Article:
things like that and we do have to think about the environmental
impacts in the round. I do stress, nothing that we have considered
thus far, including the assessment of these works through the
Environmental Statement, which involved very careful consideration
of the likely risk of dust escaping and penetrating into the market,
have suggested that there is likely to be a significant risk with
all the measures we are proposing of a problem arising.
10932. Distinguishing, of course, between dust
generation on the site and the risk of the market traders actually
experiencing dust damage to their meat.
10933. LORD YOUNG OF NORWOOD GREEN: I
would not disagree but I was just trying to probe, if you like,
as far as I possibly could, to ascertain the circumstances, and
if I could take issue with you on one point, as a question of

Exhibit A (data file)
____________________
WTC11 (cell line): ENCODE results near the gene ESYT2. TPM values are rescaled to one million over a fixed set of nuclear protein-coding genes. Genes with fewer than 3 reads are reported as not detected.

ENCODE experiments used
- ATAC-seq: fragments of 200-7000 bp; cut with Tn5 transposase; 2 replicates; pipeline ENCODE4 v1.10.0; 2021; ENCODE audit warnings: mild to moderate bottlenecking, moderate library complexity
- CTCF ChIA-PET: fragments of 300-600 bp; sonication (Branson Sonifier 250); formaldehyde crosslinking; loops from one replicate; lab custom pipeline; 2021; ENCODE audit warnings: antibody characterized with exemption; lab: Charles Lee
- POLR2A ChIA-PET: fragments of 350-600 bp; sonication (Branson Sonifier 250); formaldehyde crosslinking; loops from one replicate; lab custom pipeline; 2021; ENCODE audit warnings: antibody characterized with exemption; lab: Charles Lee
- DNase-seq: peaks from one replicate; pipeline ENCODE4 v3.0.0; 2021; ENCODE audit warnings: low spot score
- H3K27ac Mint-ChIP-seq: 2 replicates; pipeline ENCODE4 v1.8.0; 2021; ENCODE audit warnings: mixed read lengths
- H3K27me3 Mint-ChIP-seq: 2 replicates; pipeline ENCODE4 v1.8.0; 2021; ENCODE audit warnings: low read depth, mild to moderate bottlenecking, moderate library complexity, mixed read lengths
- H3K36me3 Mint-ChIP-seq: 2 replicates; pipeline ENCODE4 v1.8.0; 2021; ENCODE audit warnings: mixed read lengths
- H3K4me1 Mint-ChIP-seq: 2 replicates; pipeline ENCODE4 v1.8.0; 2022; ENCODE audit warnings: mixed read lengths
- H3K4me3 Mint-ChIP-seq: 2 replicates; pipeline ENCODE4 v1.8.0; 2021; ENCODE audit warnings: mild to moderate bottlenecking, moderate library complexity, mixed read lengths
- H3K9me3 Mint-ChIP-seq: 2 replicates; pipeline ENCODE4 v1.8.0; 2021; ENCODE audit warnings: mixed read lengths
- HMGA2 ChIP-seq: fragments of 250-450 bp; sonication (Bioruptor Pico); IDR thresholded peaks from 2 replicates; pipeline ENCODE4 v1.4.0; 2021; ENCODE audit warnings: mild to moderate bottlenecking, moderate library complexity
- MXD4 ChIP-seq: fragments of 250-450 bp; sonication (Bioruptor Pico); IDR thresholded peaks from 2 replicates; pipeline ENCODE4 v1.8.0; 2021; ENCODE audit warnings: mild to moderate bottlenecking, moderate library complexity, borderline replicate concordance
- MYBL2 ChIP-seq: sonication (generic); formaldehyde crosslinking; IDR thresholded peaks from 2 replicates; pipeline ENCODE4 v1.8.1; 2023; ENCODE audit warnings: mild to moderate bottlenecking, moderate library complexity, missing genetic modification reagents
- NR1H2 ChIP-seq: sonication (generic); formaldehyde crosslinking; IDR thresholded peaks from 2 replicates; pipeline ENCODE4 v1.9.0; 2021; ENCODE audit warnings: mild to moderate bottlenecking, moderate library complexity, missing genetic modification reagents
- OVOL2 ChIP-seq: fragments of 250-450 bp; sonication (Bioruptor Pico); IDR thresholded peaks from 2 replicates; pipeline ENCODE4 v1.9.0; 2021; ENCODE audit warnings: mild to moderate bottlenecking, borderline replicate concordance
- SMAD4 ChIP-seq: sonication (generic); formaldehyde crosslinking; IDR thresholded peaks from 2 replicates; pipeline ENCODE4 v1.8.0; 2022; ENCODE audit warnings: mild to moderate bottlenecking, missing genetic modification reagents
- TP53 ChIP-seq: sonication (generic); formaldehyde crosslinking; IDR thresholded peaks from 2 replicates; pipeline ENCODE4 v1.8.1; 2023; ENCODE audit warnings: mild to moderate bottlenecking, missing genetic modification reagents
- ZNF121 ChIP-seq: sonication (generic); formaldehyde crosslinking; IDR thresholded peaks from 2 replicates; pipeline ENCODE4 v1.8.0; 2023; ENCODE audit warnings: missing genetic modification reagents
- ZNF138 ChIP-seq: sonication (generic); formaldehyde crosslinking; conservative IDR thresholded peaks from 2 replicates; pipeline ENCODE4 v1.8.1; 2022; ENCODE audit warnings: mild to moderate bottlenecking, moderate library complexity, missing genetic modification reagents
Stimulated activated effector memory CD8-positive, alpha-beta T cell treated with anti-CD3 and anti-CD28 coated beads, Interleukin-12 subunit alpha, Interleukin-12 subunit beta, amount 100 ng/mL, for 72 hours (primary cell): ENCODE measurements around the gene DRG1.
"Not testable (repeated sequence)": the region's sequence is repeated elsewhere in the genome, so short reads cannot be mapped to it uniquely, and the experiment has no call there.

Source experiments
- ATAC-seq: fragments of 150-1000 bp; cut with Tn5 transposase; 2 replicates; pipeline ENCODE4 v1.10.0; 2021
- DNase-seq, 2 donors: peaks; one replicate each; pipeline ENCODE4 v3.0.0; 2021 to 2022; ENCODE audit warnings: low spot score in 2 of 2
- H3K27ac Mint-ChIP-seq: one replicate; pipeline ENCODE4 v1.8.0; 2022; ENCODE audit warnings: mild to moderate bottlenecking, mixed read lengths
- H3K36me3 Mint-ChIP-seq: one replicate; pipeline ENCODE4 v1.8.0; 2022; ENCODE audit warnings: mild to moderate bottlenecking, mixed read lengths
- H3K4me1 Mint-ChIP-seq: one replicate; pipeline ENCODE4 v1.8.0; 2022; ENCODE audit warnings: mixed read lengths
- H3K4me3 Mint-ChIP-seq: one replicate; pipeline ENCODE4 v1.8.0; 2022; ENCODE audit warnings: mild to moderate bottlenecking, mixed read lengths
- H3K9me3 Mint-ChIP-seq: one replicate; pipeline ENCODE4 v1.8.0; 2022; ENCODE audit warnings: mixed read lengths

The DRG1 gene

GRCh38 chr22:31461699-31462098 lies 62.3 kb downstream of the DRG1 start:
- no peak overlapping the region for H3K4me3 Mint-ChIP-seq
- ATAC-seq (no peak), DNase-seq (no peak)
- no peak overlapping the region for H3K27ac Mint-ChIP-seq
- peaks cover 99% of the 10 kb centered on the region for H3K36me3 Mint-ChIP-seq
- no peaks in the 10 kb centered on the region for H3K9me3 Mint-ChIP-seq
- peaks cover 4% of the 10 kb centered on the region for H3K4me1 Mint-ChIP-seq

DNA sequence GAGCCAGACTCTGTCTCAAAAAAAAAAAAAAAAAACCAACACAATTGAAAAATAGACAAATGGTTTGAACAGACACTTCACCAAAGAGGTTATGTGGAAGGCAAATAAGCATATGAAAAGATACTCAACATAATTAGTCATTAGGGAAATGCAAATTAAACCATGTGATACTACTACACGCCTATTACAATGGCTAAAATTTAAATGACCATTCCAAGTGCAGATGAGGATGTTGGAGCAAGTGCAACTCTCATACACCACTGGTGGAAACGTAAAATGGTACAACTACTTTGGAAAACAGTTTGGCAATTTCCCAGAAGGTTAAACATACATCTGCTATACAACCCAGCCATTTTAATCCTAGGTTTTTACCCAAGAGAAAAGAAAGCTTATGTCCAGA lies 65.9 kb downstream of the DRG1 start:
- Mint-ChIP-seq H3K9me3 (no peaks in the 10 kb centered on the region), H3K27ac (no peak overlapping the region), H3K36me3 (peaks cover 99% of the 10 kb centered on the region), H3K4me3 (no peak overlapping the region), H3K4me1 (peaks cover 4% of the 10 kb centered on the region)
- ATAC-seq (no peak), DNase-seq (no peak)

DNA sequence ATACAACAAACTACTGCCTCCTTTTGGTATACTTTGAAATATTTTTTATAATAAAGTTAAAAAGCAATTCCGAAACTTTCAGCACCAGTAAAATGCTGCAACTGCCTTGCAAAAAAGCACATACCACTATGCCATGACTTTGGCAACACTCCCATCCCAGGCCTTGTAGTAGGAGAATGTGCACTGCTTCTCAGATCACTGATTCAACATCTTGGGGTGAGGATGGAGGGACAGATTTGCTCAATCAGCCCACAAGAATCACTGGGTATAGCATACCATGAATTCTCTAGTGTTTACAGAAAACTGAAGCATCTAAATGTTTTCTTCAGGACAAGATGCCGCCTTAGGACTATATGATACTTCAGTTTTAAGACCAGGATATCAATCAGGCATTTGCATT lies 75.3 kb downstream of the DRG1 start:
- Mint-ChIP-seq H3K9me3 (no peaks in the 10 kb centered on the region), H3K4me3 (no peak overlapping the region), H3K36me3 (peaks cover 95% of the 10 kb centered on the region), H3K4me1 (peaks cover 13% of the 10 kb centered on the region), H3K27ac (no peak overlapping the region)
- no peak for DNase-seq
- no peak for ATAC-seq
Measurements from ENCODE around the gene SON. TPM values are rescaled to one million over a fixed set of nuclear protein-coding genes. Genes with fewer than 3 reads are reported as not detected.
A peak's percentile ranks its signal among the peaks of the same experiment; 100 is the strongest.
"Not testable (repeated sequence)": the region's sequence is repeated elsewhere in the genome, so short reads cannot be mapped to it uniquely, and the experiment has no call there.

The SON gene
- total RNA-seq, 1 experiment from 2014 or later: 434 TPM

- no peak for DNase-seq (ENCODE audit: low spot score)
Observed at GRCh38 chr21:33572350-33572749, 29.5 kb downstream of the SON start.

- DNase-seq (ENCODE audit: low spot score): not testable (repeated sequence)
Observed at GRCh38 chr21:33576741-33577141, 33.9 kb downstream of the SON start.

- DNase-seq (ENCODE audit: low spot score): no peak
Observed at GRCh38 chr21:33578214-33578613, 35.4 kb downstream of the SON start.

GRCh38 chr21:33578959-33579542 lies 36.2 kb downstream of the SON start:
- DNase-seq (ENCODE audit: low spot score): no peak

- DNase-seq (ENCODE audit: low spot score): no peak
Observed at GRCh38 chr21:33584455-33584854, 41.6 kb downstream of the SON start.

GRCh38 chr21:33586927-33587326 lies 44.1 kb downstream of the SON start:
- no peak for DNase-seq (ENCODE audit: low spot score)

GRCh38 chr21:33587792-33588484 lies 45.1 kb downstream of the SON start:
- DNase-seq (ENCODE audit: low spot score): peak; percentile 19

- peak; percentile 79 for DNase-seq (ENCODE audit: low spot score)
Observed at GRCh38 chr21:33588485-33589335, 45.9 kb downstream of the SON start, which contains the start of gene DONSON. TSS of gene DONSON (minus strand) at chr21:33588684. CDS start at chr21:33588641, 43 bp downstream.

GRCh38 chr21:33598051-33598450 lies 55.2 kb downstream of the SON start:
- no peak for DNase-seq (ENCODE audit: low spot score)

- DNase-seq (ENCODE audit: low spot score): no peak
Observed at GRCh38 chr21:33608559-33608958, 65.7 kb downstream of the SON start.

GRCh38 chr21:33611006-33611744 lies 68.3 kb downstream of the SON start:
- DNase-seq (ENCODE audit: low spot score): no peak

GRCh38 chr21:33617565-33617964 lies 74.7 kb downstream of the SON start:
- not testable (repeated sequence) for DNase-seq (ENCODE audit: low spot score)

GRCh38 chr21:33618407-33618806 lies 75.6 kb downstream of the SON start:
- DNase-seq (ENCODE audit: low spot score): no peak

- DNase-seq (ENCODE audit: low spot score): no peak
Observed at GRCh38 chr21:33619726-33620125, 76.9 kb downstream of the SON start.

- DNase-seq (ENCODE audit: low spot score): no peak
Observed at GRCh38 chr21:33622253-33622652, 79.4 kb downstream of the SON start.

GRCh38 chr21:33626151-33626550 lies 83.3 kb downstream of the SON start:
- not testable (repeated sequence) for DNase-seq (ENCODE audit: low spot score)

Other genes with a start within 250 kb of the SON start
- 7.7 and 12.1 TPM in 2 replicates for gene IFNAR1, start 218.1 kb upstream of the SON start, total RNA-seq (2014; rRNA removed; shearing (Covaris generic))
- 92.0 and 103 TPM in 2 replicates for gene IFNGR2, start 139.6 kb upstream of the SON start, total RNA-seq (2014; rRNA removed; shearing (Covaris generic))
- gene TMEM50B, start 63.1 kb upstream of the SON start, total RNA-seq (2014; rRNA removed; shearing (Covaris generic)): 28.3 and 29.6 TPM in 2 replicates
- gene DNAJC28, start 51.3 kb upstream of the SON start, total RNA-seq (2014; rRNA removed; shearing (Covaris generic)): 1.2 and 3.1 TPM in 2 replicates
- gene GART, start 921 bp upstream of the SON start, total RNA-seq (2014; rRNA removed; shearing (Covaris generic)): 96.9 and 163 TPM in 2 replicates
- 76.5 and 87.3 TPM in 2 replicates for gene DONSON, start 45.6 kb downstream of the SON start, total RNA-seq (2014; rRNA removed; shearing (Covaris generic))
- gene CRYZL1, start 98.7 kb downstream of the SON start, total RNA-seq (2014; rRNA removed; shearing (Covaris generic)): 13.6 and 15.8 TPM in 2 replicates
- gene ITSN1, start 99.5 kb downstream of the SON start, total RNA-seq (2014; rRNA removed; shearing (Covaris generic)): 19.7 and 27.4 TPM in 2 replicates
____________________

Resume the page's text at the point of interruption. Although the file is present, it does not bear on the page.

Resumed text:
degree, whilst you might argue that they are not unique, they
are certainly different. You compared it to the sandwich shop
in Bond Street; it is a different operation to that, the doors
of the sandwich shop can be shut. But it does seem to me it is
different in terms of the nature of the operation and the scale
of it and the "possible", even if it is unlikely. So
whilst I accept your point of view that one might not say that
it was unique, I certainly do not think that is a fair comparison
or an appropriate comparison to compare it to a shop in Bond Street.
It is a totally different operation.
10934. MR MOULD: I was seeking to draw
attention to the degree that there was a risk of being impacted,
if you like. We are talking about very significant construction
works being carried out throughout Central London. Of course,
the sensitivity of the receptor is a significant consideration,
and we accepted the Committee's view in the other place, that